Designed for Coaches! Nov. 21 - 23, 2008 College Station, TX

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Rich Cruse

By Brooke McEwen


Rich Cruse

AT THE RACES

Super-swimmer Andrew Johns leads the pro men down the Ohio River.

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AT THE RACES

Craft base gauge//proCOOL//proZEROextreme//proZERO//proWARM www.craftsports.us

Optimize your body’s core climate with Craft base layers

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Aussie Andrew Johns led the elites out of the river in a tick over 51 minutes, followed closely by American Chris Hauth. In the women’s race, American Hillary Biscay was able to break away from the chase group of woman and emerged just behind the male leaders. Johns’ swift transition put him 1:22 ahead of Hauth through the first five miles of the bike course, but Australia’s Chris McDonald, defending last year’s title, T R I AT H L E T E M A G . C O M

sped towards Johns and quickly closed the gap. Despite remaining behind the leader, McDonald narrowed in on second place just 20 miles into the 112-mile tour of Northern Kentucky. Meanwhile in the women’s competition, Biscay held the lead over Californian Eileen Swanson, Aussie Lizbeth Kristensen and reigning champ Heather Gollnick of the U.S. First-year pro Bree Wee of Hawaii was well back of the

Rich Cruse

proWARM˘

The run course takes athletes to the Indiana side of the Ohio River before finishing in downtown Louisville.


AT THE RACES

leaders during the early miles of the ride, but made up time—fast. McDonald overtook Johns roughly 70 miles into the race and by the 90-mile marker McDonald increased his lead to 2:51 over Johns. The defending champ’s lead grew through the final miles of the bike leg, while Germany’s Michael Goehner continued to chase Johns. Gollnick suffered a broken spoke 45 miles into the women’s bike leg and soon

after Wee flew passed Kristensen to take the lead. Biscay, now fourth and lying in wait, launched an attack of her own while Gollnick repaired her wheel. As the women wrapped up their ride, the men headed out onto the marathon and Longree, who came off the bike in fourth, quickly made his presence felt. Just eight miles into the run, Longree overtook Goehner for second and McDonald’s lead was evaporating with each passing mile. T R I AT H L E T E M A G . C O M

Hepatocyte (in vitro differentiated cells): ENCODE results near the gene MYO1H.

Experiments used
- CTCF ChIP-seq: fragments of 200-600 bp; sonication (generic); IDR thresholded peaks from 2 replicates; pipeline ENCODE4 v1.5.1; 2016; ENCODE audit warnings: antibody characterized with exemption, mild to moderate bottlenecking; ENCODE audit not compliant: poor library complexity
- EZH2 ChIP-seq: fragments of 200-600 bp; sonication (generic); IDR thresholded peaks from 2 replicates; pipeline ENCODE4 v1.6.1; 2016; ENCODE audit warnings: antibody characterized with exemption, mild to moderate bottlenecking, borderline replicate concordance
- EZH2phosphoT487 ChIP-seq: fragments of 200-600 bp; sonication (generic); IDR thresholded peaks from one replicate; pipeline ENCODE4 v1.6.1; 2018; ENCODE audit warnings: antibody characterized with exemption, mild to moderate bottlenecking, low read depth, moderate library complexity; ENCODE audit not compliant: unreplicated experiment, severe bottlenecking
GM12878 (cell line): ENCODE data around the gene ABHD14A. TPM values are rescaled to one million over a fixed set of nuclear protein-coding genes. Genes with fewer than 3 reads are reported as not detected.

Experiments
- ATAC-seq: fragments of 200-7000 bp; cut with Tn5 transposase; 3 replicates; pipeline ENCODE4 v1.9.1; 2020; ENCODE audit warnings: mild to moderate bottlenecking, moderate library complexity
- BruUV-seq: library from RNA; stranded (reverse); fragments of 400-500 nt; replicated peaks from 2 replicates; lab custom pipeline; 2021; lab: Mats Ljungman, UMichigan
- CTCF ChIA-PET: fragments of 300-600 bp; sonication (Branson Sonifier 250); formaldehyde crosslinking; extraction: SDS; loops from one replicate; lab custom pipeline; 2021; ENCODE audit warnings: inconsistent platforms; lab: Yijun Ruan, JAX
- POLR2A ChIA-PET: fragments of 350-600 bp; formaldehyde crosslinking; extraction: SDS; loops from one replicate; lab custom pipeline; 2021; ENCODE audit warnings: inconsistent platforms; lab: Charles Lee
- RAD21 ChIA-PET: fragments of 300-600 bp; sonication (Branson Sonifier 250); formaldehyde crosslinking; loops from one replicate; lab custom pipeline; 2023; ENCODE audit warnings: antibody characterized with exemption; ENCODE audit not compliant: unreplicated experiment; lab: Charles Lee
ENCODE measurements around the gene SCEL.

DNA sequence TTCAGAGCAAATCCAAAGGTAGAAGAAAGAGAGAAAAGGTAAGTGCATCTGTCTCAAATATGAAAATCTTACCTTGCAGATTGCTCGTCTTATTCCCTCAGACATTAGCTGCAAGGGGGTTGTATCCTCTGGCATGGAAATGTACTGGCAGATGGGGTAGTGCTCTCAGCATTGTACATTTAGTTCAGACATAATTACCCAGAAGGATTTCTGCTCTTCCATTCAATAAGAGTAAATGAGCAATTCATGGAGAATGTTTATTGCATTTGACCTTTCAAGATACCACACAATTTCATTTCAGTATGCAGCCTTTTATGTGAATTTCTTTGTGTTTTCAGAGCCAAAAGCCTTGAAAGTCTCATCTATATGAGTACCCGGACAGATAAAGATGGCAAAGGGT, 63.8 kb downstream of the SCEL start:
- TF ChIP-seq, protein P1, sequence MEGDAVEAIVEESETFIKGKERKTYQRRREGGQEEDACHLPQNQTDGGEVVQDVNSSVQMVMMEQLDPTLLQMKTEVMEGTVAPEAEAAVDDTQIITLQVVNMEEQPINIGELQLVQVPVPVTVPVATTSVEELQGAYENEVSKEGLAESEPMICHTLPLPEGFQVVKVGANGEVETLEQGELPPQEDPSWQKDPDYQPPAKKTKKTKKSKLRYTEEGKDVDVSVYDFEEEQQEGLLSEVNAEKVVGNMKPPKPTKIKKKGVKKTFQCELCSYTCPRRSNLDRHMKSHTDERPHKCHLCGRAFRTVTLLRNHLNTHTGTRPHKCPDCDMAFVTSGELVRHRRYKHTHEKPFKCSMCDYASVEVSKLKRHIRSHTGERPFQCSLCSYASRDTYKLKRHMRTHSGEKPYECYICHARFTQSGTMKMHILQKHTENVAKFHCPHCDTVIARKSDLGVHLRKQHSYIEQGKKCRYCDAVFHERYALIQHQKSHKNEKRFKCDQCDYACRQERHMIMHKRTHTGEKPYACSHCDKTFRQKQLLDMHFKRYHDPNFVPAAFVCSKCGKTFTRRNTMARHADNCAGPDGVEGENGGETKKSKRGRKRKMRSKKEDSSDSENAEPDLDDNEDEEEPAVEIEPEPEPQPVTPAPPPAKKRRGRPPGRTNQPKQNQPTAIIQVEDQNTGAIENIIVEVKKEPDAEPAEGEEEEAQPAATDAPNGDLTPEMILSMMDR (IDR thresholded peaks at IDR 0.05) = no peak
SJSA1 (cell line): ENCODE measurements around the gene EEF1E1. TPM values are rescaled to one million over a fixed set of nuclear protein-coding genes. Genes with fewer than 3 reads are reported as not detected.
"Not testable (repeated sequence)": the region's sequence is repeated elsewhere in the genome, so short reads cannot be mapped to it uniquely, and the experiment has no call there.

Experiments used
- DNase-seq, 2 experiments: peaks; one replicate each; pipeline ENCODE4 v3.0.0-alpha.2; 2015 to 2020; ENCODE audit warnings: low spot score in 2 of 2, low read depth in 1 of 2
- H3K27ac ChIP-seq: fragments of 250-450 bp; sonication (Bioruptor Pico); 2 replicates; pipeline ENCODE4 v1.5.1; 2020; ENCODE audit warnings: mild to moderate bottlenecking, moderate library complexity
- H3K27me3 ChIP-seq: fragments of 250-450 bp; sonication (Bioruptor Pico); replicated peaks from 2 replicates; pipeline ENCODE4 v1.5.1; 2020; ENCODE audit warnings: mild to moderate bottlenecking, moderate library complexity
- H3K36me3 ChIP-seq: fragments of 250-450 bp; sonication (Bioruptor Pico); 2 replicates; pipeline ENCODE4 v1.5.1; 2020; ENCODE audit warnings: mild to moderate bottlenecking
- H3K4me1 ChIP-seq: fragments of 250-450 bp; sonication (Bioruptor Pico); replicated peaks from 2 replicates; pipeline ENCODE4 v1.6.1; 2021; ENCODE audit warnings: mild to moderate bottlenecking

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A hungry Longree scarfs down a hamburger after crossing the finish line.

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Amidst Longree’s sudden comeback, Johns unexpectedly fell off the leader board. It was later learned that Johns pulled out of the race because of back problems. Longree caught McDonald near the halfway point of the marathon and it was clear that the German had the best legs of the pair. Eager to take the first Ironman victory of his career, Longree gapped McDonald by almost 90 seconds per mile over the final half of the run. The 27-year-old made his way down Fourth Street to the finish line, soaking up every second of his impressive run. As the crowd cheered him on, Longree doubled back to make merry with spectators and high-five those nearest to the finishing chute. He crossed the finish line in 8:33:58 and immediately celebrated by scoffing down an enormous hamburger. Clearly his stomach was feeling as good as his legs. “I pushed myself to catch [McDonald],” Longree said. “I didn’t know if my legs would work.” McDonald finished just over 20 minutes later, but was able to hang onto the runner-up position. Sergio Marques of Portugal took third. As for the women’s marathon, Mariska Kramer-Postma battled back from more than 17 minutes behind Wee at the end of the bike and steadily crept up the leader-board. Kristensen recovered the lead from Wee, while Gollnick made up for lost time on the bike course and moved into third just before the halfway point. The defending champ continued her assault on the leaders and took over the top position by the 20-mile mark. With only four miles to go, Gollnick was looking strong, but she couldn’t shake Kramer-Postma, who had moved all the way

Brooke McEwen

AT THE RACES


5(*,675$7,2123(16129$0 :::1<&75,&20


AT THE RACES up to second place. The Dutchwoman flew past the defending champ with only a few miles to go and Gollnick had no answer. Kramer Postma hit the line in 9:54:17, just two minutes in front of Gollnick. Kristensen held off Biscay to secure the final spot on the podium. Holding true to the Ironman mantra, KramerPostma simply said, “Anything is possible,” when asked about her incredible comeback.

Ford Ironman Louisville Louisville, Ky.

Aug. 31, 2008 2.4-mile swim, 112-mile bike, 26.2-mile run

Age-groupers ready themselves for the non-wetsuit swim in the warm waters of the Ohio River.

Women 1. Mariska Kramer Postma (NED). . . . . . . 9:54:17 2. Heather Gollnick (USA). . . . . . . . . . . . . 9:56:53 3. Lisbeth Kristensen (DEN) . . . . . . . . . . . 9:58:33 4. Hillary Biscay (USA). . . . . . . . . . . . . . . 9:59:31 5. Rebecca Preston (AUS). . . . . . . . . . . . 10:06:15

IT’S BACK!…BUT WITH A NEW NAME, AND NEW FUN! GO BACK. GIVE BACK.

HAWAII REVISITED – AUGUST 9, 2009 HONOLULU, HI

THE ORIGINAL HAWAII TRIATHLON ADVENTURE TO BENEFIT THE CHALLENGED ATHLETES FOUNDATION

The Legendary Course: to benefit: • 2.4 mile Waikiki Rough Water Swim • 112 mile Around Oahu Bike • 26.2 mile Honolulu Marathon *Participate as an individual or with your friends as a team! The New Fun! To celebrate its new name, Hawaii Revisited has some new racing divisions and incentives. For more information, please visit www.challengedathletes.org. It is a one of a kind experience in today’s world of triathlon, so don’t miss it in 2009! To register, please visit www.hawaiirevisited09.kintera.org or call (858) 526-6576. 1 7 4 T R I AT H L E T E